King, told Radio Iowa things “started to melt down” for him politically just before the 2018 election when the Wall Street Journal and others criticized him for meeting with members of a Hungarian political party associated with the neo-Nazi movement.
After King’s narrow, 3% margin of victory over Democrat J.D. Scholten, Governor Kim Reynolds told reporters King needed “to decide whether he wants to represent the people and the values of the fourth district or do something else.”
King endorsed Ted Cruz before the 2016 Iowa Caucuses and King admitted in the Radio Iowa interview that there was a “political cost” once Trump won, as Trump did not acknowledge King publicly in 2018 or when King faced a GOP Primary opponent in 2020.
A spokesman for Governor Reynolds declined to comment.
The title of the book is called “Walking Through the Fire” and can be purchased online at SteveKing.com. King said his publisher will release it nationally in a few weeks. The book was published by a company co-founded by Oliver North, the former National Rifle Association president and TV host who was involved in the Reagan Administration’s Iran-Contra Affair.
A state audit finds that Iowa’s privatized Medicaid system has illegally denied services or care to program recipients, and both private insurance companies managing the system have violated terms of their contracts with the state. Auditor Rob Sand on Wednesday released the report from his investigation that examined a six-year period from 2013 through 2019. He says his investigators found a massive increase in illegal denials of care under privatized Medicaid. Iowa Medicaid Director Elizabeth Matney rejected the report's conclusions, arguing Sand was making an “apples to oranges comparison” that mischaracterized the current program.
South Dakota lawmakers have advanced a proposal to legalize recreational marijuana use for adults while repealing much of the state’s new medical marijuana law. The Adult-Use Marijuana Study Subcommittee, which has been studying the issue since June, voted to recommend a bill that would allow people over 21 to purchase up to 1 ounce of cannabis for recreational use. It would repeal most aspects of the medical marijuana law that voters passed last year, but still contain provisions for people under 21 to use medical pot. To become law, the bill would still need to be cleared by a pair of legislative committees, the full Legislature next year and the governor’s desk.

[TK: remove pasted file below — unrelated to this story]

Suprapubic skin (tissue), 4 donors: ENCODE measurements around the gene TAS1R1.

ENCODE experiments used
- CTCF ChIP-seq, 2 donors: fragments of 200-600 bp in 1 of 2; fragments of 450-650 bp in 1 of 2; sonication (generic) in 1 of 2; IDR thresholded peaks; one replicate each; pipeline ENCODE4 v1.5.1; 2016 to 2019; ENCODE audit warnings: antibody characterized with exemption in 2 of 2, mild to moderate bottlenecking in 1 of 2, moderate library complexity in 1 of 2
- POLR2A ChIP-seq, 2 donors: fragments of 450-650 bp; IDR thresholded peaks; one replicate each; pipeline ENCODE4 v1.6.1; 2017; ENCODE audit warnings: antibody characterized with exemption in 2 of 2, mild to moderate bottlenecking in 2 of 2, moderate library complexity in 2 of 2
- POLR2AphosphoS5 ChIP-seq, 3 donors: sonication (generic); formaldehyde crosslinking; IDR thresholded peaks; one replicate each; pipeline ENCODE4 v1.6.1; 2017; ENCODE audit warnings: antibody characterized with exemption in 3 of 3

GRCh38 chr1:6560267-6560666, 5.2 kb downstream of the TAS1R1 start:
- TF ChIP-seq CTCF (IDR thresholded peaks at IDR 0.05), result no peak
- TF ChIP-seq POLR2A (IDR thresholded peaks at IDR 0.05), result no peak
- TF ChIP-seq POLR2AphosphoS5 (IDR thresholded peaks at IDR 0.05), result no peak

Ross Wilburn reported the threatening phone and email messages to police. The messages came after The Des Moines Register published Wilburn’s op-ed on Oct. 8, the day before thousands of Trump supporters gathered for the rally. Several carried Confederate flags. A group that monitors threats says Wilburn's experience is part of an uptick in racist and intimidating communications aimed at Black leaders.
Union Pacific and its labor unions are suing each other to determine whether the railroad has the authority to require its employees to get vaccinated against the coronavirus. The unions argue that the Omaha, Nebraska-based railroad should have negotiated with them before announcing it would require all employees to get the shots. The railroad contends in its own lawsuit that it believes it has the authority to require the vaccine under its existing contracts because it can set standards for when employees are fit for duty. Union Pacific announced its mandate requiring all employees to be vaccinated by December 8 earlier this month.